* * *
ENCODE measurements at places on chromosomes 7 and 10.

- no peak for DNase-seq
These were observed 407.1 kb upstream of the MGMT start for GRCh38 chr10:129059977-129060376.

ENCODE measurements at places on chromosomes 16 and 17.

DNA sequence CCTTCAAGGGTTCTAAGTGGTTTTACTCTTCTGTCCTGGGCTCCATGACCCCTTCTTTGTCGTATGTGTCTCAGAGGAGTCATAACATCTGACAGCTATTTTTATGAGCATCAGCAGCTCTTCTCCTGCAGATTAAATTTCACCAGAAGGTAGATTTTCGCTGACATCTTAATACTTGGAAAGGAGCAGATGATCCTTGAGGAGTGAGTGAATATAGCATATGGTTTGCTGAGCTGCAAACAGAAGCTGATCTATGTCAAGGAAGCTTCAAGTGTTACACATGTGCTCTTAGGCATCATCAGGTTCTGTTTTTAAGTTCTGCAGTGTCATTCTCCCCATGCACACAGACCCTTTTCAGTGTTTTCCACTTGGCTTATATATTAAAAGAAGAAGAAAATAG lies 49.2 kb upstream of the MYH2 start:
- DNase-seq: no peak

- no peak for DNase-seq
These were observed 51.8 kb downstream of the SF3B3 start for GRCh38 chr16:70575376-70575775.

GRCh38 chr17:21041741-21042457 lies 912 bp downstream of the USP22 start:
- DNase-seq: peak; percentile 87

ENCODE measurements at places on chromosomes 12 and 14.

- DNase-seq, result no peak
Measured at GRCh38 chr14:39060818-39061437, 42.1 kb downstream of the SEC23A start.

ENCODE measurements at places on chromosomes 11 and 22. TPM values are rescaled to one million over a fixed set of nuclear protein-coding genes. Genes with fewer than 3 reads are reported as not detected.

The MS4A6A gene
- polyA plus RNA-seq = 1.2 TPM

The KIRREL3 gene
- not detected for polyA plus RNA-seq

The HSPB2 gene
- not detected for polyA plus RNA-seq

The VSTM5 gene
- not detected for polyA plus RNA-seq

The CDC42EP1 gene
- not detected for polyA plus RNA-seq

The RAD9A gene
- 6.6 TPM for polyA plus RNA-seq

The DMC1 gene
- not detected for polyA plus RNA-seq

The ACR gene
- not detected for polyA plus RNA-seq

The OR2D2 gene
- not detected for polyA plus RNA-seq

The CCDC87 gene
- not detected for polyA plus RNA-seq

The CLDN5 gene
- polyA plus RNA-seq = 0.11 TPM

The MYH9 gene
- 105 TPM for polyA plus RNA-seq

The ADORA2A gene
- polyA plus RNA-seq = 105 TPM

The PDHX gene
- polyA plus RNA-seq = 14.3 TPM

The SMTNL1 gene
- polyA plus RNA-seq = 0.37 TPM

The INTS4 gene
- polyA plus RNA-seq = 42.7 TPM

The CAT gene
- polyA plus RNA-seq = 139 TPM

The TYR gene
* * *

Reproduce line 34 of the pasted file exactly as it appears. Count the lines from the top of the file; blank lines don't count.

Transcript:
- not detected for polyA plus RNA-seq